Proposed amendments are a blank check for pols and bad deal for voters

The Salisbury Post

Like so many people living in North Carolina, Tom Wood answered our nation’s call. At 20 he volunteered for the draft and shipped out as an Army medic in Vietnam.

Tom’s easy laugh masks the emotional pain he still feels 48 years later — and fails him entirely when he thinks about the proposed constitutional amendments on the ballot this November.

“We had incoming casualties every day, young men often with limbs blown off, blinded by shrapnel and burned beyond recognition all for with the hopes that democracy would prevail in their homeland, and I carry those emotional wounds today,” he says.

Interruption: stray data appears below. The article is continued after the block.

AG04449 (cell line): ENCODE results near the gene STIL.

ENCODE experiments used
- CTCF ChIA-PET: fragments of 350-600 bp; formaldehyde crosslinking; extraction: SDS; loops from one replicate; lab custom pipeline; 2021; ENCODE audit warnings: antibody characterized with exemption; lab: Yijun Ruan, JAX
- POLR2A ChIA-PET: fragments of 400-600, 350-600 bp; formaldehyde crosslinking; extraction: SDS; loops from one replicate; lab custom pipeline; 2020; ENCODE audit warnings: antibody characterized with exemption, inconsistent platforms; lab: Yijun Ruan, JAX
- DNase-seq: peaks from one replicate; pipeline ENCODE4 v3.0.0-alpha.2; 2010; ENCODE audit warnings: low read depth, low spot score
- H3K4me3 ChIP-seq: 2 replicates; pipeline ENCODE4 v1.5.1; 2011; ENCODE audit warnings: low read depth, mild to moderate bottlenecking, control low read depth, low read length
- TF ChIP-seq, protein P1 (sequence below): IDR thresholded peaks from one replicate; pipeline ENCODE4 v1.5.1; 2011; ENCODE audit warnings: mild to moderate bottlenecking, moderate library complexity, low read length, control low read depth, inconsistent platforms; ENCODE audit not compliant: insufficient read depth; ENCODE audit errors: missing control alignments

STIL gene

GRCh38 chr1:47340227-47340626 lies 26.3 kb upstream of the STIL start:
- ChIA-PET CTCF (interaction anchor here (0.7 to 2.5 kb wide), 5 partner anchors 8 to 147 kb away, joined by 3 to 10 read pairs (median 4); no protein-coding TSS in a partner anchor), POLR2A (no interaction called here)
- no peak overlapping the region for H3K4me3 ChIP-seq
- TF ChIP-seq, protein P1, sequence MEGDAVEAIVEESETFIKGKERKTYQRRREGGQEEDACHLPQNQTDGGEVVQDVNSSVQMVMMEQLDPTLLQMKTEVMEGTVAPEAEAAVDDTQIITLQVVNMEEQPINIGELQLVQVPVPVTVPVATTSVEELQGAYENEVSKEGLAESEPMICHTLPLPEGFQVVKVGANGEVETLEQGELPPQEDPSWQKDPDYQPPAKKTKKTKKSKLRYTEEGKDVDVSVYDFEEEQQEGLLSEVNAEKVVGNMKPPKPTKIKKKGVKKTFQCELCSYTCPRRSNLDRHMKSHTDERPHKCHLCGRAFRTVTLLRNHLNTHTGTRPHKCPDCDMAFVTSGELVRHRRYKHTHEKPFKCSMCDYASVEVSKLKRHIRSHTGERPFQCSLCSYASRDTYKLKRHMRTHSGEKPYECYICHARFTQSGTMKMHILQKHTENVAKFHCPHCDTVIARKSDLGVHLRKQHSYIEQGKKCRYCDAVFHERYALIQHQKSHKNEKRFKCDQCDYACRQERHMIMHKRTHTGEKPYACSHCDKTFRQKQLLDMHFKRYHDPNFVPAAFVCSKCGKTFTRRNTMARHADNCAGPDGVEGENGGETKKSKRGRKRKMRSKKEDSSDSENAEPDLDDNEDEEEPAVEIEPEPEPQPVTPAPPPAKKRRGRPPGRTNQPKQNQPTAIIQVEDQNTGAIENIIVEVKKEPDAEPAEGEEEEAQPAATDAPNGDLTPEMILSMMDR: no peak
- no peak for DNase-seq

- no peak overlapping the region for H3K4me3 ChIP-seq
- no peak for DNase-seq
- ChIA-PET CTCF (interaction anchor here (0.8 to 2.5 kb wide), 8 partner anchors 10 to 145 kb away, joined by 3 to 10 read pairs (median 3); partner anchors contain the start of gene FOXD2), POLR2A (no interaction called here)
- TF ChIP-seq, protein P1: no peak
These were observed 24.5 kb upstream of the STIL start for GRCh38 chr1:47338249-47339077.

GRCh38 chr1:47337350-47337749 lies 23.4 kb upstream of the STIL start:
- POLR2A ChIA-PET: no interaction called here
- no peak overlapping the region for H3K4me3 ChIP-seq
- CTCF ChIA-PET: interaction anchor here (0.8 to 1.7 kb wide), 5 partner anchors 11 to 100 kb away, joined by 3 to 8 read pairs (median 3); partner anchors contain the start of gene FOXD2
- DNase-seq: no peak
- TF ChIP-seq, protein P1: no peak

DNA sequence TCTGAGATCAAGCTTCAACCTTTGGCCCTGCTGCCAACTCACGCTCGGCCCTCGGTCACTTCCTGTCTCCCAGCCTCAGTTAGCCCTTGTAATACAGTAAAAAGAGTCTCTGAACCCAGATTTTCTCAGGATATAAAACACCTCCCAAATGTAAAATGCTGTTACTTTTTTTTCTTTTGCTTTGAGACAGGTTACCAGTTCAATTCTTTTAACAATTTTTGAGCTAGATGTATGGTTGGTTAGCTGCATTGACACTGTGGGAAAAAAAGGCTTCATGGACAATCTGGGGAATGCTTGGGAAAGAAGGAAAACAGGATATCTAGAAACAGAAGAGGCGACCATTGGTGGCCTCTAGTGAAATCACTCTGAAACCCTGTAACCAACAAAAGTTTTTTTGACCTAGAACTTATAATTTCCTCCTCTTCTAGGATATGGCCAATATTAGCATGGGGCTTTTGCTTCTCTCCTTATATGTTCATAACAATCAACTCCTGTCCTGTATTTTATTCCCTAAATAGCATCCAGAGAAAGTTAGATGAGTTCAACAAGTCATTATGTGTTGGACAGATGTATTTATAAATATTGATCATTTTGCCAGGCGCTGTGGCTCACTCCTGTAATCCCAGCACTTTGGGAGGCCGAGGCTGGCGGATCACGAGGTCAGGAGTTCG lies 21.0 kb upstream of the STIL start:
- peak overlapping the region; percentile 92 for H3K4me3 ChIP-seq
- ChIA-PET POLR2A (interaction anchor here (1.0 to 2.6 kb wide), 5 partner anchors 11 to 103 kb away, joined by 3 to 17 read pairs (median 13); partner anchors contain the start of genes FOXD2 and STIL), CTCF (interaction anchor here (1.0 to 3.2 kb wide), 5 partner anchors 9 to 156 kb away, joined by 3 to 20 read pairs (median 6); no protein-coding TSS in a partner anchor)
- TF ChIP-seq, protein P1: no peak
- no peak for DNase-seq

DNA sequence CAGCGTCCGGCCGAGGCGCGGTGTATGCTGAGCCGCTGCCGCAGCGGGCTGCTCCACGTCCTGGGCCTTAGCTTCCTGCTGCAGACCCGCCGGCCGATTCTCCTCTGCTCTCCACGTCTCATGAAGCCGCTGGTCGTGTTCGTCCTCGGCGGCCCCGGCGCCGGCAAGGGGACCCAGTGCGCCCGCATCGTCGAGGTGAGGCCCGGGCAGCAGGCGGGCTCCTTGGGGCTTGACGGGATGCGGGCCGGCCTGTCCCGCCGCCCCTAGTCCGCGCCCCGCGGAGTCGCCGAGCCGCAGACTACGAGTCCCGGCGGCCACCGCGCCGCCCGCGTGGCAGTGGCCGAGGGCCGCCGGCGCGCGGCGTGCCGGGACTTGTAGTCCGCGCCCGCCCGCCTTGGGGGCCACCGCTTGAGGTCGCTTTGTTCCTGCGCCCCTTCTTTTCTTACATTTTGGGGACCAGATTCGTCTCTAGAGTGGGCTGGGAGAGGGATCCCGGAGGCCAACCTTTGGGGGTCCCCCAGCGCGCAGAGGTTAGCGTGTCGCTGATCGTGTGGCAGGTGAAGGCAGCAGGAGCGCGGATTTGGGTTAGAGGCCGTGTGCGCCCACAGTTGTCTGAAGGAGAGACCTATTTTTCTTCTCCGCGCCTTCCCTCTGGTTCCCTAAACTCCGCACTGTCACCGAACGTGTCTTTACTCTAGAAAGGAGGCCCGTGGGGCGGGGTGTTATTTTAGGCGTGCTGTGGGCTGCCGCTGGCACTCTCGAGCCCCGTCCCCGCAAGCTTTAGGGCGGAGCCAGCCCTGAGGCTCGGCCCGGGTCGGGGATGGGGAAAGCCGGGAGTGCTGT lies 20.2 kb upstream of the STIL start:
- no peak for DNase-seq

“The notion that legislators are playing fast and loose with our democracy, like it’s some toy to benefit a political agenda, enrages me. We were trying to bring democracy to Vietnam, and now I live in a state where legislators are trying to do everything to subvert our democracy.

“Good men and women fought and died for our rights as American citizens. These amendments make a mockery of their sacrifice.”

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